Skip to main content

View Diary: Camel Purée (198 comments)

Comment Preferences

  •  In Aramaic it is ROPE through the eye of a needle (0+ / 0-)

    The (most certainly apocryphal) story of Jesus saying that "it is more difficult for a rich man to enter the Kingdom of Heaven than for a CAMEL to go through the eye of a needle" should be read differently. In Aramaic, a SPARSE language, many words were the same word for different things.

    The word for camel and rope are the same! The metaphor should read "it is more difficult for a rich man to enter the Kingdom of Heaven than for a ROPE to go through the eye of a needle", a much more understandable metaphor.

    Jesus meant by that that the baggage of desires that grows in size from a small thread to a large rope makes it very difficult for the rich to throw them off!

    •  I've checked several Aramaic dictionaries. (0+ / 0-)

        The Aramaic word for camel is gamla.  It has a number of secondary meanings, too, chiefly for things that are unusually large, bulky, or ungainly; but none of them refers to a kind of rope.

    •  Jesus frequently used sayings in wide circulation (5+ / 0-)

      And "camel through the eye of a needle" seems to have been such a saying. Rope would make sense, except that there was a variant on the saying, contained in the Midrash, where it's elephant through the eye of a needle, which makes camel seem more likely.

      •  Fine...I'll withdraw the edit. (1+ / 0-)
        Recommended by:
        RunawayRose

        Just hope they haven't carved the new plates already.

        IGTNT...Honor the Fallen...Respect Their Loved Ones.

        by geez53 on Sun Sep 06, 2009 at 09:44:44 AM PDT

        [ Parent ]

      •  There's a real world example of this, not myth. (3+ / 0-)
        Recommended by:
        unclebucky, blueocean, SmartAleq

        Southeast of Ankara, Turkey, in Central Anatolia, is the village of Hacibektash. Haci Bektash Veli was a Sufi saint in the 14th century. Outside the village is the Cilehane, a small cave in which this man spent 40 days and nights fasting in silence and in prayer, a not uncommon Sufi practice. There is a small opening into the cave and also a very narrow aperture part way up the wall of the cave. It is said that only those who are pure of heart can pass through this aperture. To my surprise, I've seen very stout people pass through it with no difficulty, and very slender people become stuck and have to back out. In my own experience, it felt as if the solid rock opening had "give" to it. No, science can't explain this, and I certainly I can't, and I won't even try. Suffice it to say that there has been a body of interesting and wholly illogical experiences that have come down through the past 600+ years about this place.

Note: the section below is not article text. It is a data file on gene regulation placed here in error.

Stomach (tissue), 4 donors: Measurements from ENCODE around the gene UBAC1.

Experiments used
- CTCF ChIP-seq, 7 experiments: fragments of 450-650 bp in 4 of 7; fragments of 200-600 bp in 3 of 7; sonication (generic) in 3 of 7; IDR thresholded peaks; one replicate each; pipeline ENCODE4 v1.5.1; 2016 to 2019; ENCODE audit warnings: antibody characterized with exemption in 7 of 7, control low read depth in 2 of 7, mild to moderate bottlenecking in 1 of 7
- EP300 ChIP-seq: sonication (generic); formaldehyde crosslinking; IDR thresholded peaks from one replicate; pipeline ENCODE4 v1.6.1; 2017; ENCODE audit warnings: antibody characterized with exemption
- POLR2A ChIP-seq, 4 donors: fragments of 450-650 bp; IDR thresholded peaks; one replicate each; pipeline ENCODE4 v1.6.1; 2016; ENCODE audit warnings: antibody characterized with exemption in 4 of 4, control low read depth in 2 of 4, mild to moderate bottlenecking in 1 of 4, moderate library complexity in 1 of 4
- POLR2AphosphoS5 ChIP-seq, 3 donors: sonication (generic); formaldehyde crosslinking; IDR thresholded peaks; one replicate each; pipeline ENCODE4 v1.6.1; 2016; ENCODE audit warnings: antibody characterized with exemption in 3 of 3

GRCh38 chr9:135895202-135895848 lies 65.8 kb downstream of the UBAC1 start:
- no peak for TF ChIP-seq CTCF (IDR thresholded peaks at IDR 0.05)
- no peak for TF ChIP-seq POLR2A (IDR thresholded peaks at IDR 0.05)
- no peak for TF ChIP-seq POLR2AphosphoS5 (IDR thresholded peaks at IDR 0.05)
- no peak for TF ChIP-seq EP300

"Hatred paralyzes life; love releases it. Hatred confuses life; love harmonizes it. Hatred darkens life; love illuminates it." ML King

        by TheWesternSun on Sun Sep 06, 2009 at 12:10:52 PM PDT

        [ Parent ]

    •  IIRC, it's a pun (1+ / 0-)
      Recommended by:
      yaque

      I've read that the word for camel and the word for rope are very similar, so Jesus may have been employing a well-known pun.

    •  Nope not a rope. (0+ / 0-)

      Rope is totally wrong. Check the earliest MSS.

      "Jesus meant by that that the baggage of desires that grows in size from a small thread to a large rope makes it very difficult for the rich to throw them off!" Where? How?

      These guys wrote in Greek, not KJV English, Latin or Aramaic.

      Greek was the language being used generally in the region for most converts. Also, "kamelos" (not kamilos and not gamla) is used in each of the earliest MSS.

      And remember they were not transcribing from a first century "wire recorder" of Jesus speaking in Aramaic. They were instead writing this something like a generation or more after Jesus (+30-33 CE):

      1. Book of Mark 66-70 CE.
      1. Book of Matthew 70-100 CE. (after Mark)
      1. Books of Luke/Acts 80-90 CE. (after Mark)

      Ugh. --UB.

Subscribe or Donate to support Daily Kos.

Click here for the mobile view of the site